The reasons for the possible departure of Brazil from the command of the maritime task force of the UN peace mission in Lebanon are manifold. Which would be the most likely?
This week, the press reported the possibility of Brazil leaving the United Nations Interim Force in Lebanon (Unifil), leaving the command of the UN peacekeeping task force.
Brazil has been in charge of Unifil’s maritime task force since 2011. Lebanon received the UN peacekeeping mission in 1978 after the invasion of southern Israel.
According to Folha, which cited sources familiar with the matter in Brasilia, Brazil’s departure from Unifil is right, and it’s only a matter of time. However, the reasons for leaving presented by the various media outlets do not seem clear.
Ricardo Cabral, professor of international relations and researcher at the Naval War College, almost immediately rejected the version that the request was from Israel, citing a note from the Brazilian Navy that clarifies the point.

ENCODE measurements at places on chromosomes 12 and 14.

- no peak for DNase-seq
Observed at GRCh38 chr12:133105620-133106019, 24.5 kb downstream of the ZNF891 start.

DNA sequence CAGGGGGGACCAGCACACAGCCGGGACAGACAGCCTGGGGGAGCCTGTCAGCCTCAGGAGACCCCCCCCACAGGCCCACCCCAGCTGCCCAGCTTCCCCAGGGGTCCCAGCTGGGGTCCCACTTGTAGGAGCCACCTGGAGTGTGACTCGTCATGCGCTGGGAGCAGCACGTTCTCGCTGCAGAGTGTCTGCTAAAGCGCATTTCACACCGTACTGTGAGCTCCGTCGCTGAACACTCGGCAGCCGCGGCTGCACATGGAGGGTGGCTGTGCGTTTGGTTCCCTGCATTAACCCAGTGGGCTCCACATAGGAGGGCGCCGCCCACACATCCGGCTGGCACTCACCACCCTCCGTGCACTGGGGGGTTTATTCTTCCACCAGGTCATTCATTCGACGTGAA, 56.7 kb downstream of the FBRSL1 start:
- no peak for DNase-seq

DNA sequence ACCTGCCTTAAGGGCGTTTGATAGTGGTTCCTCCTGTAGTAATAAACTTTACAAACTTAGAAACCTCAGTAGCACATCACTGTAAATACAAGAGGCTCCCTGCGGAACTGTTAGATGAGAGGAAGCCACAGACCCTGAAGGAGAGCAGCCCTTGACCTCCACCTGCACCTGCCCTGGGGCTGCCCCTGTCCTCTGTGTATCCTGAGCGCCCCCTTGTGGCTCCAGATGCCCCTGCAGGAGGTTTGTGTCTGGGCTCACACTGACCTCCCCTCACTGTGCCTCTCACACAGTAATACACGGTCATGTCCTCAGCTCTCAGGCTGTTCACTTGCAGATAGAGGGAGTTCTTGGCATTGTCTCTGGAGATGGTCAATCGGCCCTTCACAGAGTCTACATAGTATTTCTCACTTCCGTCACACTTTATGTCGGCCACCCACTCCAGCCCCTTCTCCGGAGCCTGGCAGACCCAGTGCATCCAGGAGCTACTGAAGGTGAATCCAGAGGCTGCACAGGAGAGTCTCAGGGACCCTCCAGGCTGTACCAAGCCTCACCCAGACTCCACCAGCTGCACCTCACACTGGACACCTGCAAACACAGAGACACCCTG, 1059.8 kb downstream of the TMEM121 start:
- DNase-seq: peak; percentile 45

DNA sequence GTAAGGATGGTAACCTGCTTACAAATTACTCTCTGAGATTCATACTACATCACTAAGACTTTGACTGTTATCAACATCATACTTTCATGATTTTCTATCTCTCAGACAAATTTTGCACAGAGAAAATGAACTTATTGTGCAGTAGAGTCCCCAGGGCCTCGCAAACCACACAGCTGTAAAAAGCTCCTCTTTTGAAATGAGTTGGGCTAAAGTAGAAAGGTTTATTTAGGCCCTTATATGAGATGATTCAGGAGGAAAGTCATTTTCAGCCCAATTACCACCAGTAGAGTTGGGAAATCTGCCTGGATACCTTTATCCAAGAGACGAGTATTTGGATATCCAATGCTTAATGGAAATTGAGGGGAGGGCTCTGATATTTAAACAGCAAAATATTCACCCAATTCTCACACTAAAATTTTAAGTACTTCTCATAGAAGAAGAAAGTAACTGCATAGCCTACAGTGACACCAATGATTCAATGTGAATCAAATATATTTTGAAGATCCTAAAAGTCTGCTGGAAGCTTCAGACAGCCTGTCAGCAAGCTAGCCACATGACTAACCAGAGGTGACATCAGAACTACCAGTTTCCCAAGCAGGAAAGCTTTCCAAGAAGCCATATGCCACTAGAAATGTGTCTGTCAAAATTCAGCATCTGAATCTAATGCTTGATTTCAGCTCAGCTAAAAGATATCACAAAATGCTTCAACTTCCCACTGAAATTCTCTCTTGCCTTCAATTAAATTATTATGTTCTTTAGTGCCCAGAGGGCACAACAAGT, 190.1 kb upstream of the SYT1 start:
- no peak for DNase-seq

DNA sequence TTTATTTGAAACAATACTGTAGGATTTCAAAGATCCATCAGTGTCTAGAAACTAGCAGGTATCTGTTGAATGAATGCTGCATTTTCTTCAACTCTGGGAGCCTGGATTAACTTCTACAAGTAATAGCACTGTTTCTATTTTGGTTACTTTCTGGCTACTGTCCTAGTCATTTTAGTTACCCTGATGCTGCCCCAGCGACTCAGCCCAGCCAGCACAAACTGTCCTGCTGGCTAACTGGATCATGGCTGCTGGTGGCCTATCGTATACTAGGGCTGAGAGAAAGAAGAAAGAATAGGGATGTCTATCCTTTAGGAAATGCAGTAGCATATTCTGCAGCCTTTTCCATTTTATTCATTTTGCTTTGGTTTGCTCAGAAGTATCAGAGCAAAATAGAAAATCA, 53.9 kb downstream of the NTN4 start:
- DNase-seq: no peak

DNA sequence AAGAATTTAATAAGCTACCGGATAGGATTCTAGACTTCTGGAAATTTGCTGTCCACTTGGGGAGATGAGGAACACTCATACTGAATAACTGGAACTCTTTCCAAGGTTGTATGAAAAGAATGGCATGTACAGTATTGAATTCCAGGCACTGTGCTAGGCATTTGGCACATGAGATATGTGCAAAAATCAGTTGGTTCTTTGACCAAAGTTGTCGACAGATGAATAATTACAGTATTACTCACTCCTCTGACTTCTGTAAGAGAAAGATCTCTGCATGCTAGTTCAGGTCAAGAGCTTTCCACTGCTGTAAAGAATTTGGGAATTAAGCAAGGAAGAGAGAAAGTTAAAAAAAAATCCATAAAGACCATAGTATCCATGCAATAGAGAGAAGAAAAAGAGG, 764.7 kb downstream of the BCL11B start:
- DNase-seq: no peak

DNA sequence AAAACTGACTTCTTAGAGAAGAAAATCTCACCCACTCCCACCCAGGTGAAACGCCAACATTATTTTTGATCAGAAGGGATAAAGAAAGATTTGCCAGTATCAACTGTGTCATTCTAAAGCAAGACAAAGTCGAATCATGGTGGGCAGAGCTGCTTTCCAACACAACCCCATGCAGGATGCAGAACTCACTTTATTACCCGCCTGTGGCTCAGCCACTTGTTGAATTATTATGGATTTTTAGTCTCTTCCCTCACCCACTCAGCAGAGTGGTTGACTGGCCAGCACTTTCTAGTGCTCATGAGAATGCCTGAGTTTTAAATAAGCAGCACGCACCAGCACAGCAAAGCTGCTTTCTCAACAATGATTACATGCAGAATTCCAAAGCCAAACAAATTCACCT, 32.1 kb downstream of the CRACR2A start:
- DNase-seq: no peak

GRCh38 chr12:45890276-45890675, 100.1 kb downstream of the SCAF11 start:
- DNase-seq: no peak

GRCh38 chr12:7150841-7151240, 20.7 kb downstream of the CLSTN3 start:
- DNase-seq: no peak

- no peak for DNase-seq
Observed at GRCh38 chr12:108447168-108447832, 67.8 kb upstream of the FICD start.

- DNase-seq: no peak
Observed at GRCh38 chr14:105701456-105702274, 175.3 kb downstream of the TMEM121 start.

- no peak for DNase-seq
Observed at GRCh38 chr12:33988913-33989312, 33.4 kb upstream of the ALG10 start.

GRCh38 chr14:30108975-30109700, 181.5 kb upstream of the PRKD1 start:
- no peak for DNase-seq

“The whole question arises from a well-founded question, which is Brazil’s recognition, in line with Argentina and Paraguay, of Hezbollah as a terrorist group. In doing so, Brazil ceases to be neutral in the matter and therefore loses the conditions to continue participating in Unifil,” explained Ricardo Cabral.
For the professor, this would be the only possible reason for the measure. He added that there are certainly budgetary issues involved as well, but these would not be enough to end Brazil’s participation in the mission.
“The cuts in defense have been deep,” he said, adding that the cost of the country’s participation in Unifil was already being questioned. However, if it were in the political interest, the budget would be accommodated.
“The key issue would be Brazil related to the terrorist recognition [as] of Hamas and Hezbollah,” he concluded.
This is another example of Brazil’s relations becoming closer with Washington.